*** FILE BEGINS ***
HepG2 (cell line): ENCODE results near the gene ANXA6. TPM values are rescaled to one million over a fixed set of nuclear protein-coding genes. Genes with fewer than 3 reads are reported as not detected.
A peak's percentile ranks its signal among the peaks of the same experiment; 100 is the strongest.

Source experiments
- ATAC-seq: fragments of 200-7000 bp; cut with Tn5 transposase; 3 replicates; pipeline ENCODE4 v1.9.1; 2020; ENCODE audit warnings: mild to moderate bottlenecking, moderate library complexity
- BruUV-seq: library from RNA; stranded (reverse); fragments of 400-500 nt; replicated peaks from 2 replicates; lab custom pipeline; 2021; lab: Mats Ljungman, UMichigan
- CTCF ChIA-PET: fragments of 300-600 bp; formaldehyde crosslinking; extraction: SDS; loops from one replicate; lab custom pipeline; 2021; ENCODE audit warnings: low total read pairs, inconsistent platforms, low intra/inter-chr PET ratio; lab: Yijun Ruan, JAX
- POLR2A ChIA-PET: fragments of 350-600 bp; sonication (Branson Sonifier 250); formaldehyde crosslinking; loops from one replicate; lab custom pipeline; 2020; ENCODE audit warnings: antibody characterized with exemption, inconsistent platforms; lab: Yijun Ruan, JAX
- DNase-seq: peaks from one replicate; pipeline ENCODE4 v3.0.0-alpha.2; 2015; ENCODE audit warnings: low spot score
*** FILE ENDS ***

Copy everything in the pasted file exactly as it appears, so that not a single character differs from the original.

HepG2 (cell line): ENCODE results near the gene ANXA6. TPM values are rescaled to one million over a fixed set of nuclear protein-coding genes. Genes with fewer than 3 reads are reported as not detected.
A peak's percentile ranks its signal among the peaks of the same experiment; 100 is the strongest.

Source experiments
- ATAC-seq: fragments of 200-7000 bp; cut with Tn5 transposase; 3 replicates; pipeline ENCODE4 v1.9.1; 2020; ENCODE audit warnings: mild to moderate bottlenecking, moderate library complexity
- BruUV-seq: library from RNA; stranded (reverse); fragments of 400-500 nt; replicated peaks from 2 replicates; lab custom pipeline; 2021; lab: Mats Ljungman, UMichigan
- CTCF ChIA-PET: fragments of 300-600 bp; formaldehyde crosslinking; extraction: SDS; loops from one replicate; lab custom pipeline; 2021; ENCODE audit warnings: low total read pairs, inconsistent platforms, low intra/inter-chr PET ratio; lab: Yijun Ruan, JAX
- POLR2A ChIA-PET: fragments of 350-600 bp; sonication (Branson Sonifier 250); formaldehyde crosslinking; loops from one replicate; lab custom pipeline; 2020; ENCODE audit warnings: antibody characterized with exemption, inconsistent platforms; lab: Yijun Ruan, JAX
- DNase-seq: peaks from one replicate; pipeline ENCODE4 v3.0.0-alpha.2; 2015; ENCODE audit warnings: low spot score